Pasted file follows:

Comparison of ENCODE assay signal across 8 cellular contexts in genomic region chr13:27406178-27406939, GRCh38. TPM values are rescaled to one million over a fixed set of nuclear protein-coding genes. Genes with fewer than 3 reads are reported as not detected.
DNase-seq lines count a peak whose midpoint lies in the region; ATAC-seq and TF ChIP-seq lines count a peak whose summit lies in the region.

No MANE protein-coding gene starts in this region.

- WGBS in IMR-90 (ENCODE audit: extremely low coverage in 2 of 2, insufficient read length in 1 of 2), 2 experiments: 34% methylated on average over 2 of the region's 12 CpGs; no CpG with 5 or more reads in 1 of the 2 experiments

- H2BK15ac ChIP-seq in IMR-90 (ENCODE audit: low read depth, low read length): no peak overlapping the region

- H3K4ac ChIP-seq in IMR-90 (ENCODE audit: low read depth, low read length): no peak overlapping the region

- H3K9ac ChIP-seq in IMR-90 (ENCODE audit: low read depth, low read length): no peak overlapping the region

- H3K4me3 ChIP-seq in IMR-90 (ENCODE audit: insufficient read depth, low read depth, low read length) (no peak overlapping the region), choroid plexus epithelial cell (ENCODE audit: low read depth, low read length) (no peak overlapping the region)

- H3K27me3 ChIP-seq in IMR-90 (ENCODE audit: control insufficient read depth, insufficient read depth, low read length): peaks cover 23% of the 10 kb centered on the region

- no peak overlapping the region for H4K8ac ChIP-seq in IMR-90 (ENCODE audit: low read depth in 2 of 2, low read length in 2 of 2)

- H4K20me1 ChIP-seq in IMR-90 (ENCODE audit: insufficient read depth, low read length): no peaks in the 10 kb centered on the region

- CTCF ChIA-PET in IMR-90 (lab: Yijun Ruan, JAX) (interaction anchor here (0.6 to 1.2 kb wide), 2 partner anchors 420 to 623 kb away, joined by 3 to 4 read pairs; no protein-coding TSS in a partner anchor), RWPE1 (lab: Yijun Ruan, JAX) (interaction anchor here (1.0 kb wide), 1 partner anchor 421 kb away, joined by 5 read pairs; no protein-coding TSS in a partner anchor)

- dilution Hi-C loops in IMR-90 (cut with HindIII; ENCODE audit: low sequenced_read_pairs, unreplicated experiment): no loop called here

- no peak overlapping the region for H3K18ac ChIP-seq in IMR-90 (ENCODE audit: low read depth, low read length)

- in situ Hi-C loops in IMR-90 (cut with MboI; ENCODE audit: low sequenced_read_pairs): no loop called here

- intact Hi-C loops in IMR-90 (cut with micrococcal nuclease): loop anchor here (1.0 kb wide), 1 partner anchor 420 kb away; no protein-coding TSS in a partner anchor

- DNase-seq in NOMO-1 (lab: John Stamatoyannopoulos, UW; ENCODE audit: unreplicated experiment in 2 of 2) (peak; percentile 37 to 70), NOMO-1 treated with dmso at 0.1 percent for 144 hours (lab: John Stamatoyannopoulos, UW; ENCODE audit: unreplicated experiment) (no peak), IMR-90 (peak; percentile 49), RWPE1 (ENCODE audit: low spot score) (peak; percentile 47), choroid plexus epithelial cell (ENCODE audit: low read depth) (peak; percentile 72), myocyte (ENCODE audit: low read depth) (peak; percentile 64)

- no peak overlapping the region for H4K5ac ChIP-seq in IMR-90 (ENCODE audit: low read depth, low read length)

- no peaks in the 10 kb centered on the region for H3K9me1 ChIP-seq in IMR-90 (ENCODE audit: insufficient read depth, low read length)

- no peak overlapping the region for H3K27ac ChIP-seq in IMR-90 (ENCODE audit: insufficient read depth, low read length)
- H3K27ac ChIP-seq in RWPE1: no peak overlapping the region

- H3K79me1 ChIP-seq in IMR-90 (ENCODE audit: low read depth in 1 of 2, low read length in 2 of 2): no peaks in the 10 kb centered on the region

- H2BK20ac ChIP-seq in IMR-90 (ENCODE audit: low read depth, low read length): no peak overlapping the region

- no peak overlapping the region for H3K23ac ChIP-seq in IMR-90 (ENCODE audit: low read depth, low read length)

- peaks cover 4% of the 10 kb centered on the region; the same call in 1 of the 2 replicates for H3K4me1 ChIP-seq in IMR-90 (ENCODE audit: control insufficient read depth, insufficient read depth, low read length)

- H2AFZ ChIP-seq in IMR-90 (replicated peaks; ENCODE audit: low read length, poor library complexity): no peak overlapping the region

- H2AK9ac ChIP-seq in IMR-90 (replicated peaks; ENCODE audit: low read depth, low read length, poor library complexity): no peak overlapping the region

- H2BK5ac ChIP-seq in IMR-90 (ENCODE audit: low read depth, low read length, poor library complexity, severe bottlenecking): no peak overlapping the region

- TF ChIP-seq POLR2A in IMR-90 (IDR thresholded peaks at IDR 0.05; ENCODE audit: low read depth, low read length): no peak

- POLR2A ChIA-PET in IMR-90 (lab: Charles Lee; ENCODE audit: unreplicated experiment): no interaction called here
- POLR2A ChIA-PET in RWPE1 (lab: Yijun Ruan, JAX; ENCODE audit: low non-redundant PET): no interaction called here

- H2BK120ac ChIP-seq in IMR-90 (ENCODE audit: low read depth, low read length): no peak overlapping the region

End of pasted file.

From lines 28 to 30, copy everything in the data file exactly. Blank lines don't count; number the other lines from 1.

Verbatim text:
- H2BK5ac ChIP-seq in IMR-90 (ENCODE audit: low read depth, low read length, poor library complexity, severe bottlenecking): no peak overlapping the region

- TF ChIP-seq POLR2A in IMR-90 (IDR thresholded peaks at IDR 0.05; ENCODE audit: low read depth, low read length): no peak

- POLR2A ChIA-PET in IMR-90 (lab: Charles Lee; ENCODE audit: unreplicated experiment): no interaction called here